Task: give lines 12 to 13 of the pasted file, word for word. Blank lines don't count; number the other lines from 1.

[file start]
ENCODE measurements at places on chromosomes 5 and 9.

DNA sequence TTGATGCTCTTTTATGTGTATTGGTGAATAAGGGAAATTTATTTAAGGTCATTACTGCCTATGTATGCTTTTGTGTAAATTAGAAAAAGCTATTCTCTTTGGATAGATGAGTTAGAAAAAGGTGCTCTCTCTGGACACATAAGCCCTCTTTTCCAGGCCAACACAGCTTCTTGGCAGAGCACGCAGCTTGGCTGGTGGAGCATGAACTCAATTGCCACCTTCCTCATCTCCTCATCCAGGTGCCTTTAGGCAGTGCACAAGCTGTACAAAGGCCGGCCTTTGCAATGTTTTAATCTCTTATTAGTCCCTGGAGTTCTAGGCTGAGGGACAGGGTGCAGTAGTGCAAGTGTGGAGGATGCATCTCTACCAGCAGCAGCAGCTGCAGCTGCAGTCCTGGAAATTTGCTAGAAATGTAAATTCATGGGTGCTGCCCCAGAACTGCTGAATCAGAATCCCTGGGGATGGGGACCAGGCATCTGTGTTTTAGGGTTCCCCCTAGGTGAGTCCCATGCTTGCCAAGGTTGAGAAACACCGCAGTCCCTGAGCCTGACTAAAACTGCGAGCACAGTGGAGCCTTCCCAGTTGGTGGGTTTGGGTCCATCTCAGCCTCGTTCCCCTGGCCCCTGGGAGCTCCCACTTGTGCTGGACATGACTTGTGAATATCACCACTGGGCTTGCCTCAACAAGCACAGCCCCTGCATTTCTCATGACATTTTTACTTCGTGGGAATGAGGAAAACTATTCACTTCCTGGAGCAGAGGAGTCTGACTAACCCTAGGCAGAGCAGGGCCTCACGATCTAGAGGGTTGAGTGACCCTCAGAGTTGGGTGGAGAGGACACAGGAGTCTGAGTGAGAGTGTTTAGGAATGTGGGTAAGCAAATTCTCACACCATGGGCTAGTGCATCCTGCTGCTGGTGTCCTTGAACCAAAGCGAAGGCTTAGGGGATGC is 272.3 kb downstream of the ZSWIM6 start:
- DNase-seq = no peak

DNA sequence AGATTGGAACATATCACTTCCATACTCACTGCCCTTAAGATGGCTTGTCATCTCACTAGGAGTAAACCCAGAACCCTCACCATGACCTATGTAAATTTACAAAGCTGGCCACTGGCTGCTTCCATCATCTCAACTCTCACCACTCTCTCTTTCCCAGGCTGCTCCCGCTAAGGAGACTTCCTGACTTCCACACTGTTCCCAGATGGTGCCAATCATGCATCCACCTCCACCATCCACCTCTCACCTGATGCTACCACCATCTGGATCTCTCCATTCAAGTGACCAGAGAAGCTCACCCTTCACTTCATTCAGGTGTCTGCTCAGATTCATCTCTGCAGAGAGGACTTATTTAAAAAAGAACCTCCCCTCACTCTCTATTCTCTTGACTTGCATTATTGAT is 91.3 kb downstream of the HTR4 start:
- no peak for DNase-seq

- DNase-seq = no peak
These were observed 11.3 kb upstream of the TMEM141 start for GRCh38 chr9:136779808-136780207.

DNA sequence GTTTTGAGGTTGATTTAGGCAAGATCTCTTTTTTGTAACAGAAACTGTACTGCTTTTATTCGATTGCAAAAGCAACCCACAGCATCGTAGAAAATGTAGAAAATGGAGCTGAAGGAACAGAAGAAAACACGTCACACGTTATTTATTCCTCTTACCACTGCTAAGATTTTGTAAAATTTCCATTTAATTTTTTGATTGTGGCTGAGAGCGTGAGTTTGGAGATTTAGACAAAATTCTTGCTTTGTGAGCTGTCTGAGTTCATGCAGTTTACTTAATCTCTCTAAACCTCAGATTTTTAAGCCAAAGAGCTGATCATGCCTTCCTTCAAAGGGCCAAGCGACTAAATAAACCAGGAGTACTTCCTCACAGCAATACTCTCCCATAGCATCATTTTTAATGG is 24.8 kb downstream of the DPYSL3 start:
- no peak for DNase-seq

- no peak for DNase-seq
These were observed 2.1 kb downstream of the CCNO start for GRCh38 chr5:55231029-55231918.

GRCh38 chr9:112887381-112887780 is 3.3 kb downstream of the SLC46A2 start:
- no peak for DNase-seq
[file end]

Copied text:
GRCh38 chr9:112887381-112887780 is 3.3 kb downstream of the SLC46A2 start:
- no peak for DNase-seq